- Director: Howard Hawks; Arthur Rosson
- Writer: Borden Chase; Charles Schnee
- Producer: Howard Hawks; Charles K. Feldman
This gets 3 stars for all the wrong reasons - it is a masterclass in unintentional camp.
Knowing what we know now: Clift and Ireland were screwing each other throughout filming - it's easy to read between the lines and, in doing so, this becomes an almost hysterical Western spoof - far superior to any of its modern-day spoofy peers.
The now (in)famous gun comparing scene is a classic example.
It's the perfect punch in Wayne's face - coupled with his dismal acting and vociferous homophobia - Red River makes him into the joke he was...it's as if everyone is laughing at him behind his back...being too dim to catch on.
The dialogue is a perfect contradiction to this all-action, all-American talentless thick twat - is it becoming obvious that we here at CGiii don't like John Wayne big leggy???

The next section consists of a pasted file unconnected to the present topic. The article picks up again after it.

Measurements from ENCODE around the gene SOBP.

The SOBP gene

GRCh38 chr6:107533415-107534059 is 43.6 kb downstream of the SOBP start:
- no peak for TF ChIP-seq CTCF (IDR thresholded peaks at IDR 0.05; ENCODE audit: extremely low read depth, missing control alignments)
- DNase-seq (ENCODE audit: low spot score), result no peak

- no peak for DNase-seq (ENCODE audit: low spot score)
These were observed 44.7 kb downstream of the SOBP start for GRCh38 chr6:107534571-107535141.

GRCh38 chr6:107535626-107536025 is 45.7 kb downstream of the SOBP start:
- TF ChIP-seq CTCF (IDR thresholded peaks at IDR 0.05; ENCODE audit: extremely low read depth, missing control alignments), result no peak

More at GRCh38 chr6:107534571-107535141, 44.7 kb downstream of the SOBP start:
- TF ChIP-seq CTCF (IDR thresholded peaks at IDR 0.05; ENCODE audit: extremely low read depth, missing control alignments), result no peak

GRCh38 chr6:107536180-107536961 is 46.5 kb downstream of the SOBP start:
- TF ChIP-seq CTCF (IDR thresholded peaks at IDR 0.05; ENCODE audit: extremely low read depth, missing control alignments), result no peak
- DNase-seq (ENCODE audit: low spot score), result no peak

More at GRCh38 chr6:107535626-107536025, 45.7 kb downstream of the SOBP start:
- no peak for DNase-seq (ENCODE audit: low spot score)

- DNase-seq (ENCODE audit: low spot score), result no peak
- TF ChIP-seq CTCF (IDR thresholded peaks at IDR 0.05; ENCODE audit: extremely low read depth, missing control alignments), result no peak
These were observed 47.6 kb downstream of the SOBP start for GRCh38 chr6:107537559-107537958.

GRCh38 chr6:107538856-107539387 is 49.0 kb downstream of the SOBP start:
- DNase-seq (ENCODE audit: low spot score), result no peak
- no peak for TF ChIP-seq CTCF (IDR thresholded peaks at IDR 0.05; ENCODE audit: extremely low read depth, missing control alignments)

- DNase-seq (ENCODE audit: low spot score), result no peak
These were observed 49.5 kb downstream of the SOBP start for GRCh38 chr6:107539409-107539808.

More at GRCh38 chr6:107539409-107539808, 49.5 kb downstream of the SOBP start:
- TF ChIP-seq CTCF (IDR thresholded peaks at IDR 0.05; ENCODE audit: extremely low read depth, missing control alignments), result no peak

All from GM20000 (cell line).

The double entendres are so frequent and in-your-face, that only a numbskull wouldn't catch on. Spot the numbskull?!?
The production team must have been clutching their sides in glee whilst playing about with this re-hash of 'Mutiny on the Bounty' - unintentionally sublime.
Fourteen years after starting his cattle ranch in Texas, Tom Dunston is finally ready to drive his 10,000 head of cattle to market. Back then Dunston, his sidekick Nadine Groot and a teen-aged boy, Matt Garth -who was the only survivor of an Indian attack on a wagon train - started off with only two head of cattle. The nearest market however is in Missouri, a 1000 miles away. Dunston is a hard task master demanding a great deal from the men who have signed up for the drive. Matt is a grown man now and fought in the Civil War. He has his own mind as well and he soon runs up against the stubborn Dunston who won't listen to advice from anyone. Soon, the men on the drive are taking sides and Matt ends up in charge with Dunston vowing to kill him.